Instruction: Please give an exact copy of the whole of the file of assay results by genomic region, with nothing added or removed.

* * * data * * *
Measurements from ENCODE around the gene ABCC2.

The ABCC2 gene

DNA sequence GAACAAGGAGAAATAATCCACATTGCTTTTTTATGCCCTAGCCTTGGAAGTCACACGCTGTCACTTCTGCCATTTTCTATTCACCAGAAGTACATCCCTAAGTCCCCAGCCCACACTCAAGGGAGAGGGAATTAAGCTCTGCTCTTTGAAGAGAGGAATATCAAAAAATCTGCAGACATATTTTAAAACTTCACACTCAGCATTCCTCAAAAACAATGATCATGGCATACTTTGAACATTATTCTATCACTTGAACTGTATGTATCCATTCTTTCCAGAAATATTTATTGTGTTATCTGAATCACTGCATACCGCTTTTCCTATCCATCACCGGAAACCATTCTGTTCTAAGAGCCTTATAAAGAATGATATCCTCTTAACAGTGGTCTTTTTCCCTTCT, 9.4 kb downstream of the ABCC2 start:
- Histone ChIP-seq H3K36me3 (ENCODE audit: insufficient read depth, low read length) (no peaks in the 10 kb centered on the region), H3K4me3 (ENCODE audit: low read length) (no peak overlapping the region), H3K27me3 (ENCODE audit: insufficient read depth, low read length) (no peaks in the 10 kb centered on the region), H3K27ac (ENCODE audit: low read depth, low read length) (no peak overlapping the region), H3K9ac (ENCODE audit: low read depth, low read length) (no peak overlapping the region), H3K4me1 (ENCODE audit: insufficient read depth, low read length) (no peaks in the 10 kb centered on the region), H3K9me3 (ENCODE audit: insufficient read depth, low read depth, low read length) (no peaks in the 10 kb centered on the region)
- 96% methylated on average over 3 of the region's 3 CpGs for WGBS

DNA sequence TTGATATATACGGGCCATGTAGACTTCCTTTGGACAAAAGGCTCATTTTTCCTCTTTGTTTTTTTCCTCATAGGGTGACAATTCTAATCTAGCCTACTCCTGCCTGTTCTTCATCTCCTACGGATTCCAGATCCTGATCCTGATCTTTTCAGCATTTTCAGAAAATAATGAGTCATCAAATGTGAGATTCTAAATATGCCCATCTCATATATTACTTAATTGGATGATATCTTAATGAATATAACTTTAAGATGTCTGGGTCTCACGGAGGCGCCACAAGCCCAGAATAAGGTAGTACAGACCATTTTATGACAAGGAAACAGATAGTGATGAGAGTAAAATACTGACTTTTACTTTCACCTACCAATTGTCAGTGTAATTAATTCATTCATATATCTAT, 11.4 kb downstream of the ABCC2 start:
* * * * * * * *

Measurements from ENCODE around the gene ABCC2.

The ABCC2 gene

DNA sequence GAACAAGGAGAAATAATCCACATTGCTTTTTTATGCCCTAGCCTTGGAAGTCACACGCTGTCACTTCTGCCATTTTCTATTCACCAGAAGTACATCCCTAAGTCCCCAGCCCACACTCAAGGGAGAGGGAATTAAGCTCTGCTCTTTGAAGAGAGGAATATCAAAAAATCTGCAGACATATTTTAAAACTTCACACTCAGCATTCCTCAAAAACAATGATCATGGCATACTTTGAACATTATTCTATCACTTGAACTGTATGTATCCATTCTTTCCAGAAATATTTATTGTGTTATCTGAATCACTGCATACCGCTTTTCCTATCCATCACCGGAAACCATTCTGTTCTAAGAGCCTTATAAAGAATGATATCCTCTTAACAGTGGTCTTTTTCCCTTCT, 9.4 kb downstream of the ABCC2 start:
- Histone ChIP-seq H3K36me3 (ENCODE audit: insufficient read depth, low read length) (no peaks in the 10 kb centered on the region), H3K4me3 (ENCODE audit: low read length) (no peak overlapping the region), H3K27me3 (ENCODE audit: insufficient read depth, low read length) (no peaks in the 10 kb centered on the region), H3K27ac (ENCODE audit: low read depth, low read length) (no peak overlapping the region), H3K9ac (ENCODE audit: low read depth, low read length) (no peak overlapping the region), H3K4me1 (ENCODE audit: insufficient read depth, low read length) (no peaks in the 10 kb centered on the region), H3K9me3 (ENCODE audit: insufficient read depth, low read depth, low read length) (no peaks in the 10 kb centered on the region)
- 96% methylated on average over 3 of the region's 3 CpGs for WGBS

DNA sequence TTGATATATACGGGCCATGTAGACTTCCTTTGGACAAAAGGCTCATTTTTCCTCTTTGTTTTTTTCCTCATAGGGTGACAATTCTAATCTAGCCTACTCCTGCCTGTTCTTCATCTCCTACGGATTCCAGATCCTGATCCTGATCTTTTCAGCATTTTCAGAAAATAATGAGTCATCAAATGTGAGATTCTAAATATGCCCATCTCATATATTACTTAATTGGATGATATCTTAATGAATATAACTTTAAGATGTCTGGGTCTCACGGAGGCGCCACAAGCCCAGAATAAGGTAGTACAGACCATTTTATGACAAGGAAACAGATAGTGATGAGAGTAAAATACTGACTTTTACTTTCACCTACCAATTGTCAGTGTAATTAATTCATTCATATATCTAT, 11.4 kb downstream of the ABCC2 start: